It is not only the people in Congo, Vietnam, Cambodja, Bangladesh, Haiti or Burma who are suffering. We, all former colonies of old Europe’s Empire are paying the same price. All Empire are cruel Empires, even if some of them try to convince the world they are not so bad as Stalin. How can they exclude themselves from judgment of history? Because they are the ones telling the history? History sometimes lies and sometime history hurts, but don’t let it hurt your family.

    Don’t make any extreme choices, choices that you don’t want to make, it is time to unite, to collect the pieces, the different pieces, and start the construction of a new nation with them. Learn to respect and love the difference is the most important thing right now. I would say…. Ukraine is NOT of Ukrainians only.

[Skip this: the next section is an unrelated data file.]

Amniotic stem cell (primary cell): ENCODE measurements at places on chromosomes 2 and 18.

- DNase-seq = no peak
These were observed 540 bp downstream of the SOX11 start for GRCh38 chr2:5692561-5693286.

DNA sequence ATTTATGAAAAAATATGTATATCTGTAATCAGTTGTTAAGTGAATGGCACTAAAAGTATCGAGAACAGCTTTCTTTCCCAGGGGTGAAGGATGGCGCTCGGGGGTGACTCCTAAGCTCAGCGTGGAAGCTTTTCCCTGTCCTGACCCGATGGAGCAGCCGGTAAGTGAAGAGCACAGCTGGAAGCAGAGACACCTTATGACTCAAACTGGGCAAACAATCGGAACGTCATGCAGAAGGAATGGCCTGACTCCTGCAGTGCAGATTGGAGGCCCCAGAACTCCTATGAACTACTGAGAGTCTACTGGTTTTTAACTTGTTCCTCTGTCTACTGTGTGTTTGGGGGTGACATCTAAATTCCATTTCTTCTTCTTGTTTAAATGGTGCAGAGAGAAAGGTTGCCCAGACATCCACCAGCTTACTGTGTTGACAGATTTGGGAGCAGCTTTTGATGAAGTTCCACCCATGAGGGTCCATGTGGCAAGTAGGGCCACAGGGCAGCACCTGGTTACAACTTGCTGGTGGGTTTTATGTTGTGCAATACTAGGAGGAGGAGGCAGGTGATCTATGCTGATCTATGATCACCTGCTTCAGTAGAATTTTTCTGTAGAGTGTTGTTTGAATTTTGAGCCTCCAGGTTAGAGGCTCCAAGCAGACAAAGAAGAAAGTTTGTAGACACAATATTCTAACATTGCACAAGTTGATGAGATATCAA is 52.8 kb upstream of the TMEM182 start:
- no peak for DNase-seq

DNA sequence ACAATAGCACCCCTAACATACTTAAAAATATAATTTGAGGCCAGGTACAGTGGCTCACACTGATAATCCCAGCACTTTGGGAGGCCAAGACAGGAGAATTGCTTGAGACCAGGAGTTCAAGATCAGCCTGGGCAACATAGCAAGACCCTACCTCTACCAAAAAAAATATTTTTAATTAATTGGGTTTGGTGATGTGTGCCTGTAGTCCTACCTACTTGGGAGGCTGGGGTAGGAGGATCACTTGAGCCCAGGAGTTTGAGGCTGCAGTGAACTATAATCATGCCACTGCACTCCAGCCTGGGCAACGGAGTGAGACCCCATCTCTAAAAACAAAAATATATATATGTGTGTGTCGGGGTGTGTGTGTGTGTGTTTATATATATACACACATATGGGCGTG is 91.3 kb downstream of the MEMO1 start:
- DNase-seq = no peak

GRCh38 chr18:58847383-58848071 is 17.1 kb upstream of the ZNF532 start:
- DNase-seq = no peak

Happy days,


  2. What really makes me feel sad is that the Pro Yushenko movement or orange movement promised the people that they’re gonna change the whole political structure in Ukraine, get rid of corruption, establish true democracy and the rule of law, put the bandits in jail!! people followed them in a fake hope for a better future. none of that happened ofcourse, the economy is still suffering, corruption is everywhere, the whole country is run by bandits and an enormous shadow economy lies beneath the rotten body of the government and its institutions, the political eliete are in an an ideological war against Russia which they can’t win neither economically nor morally.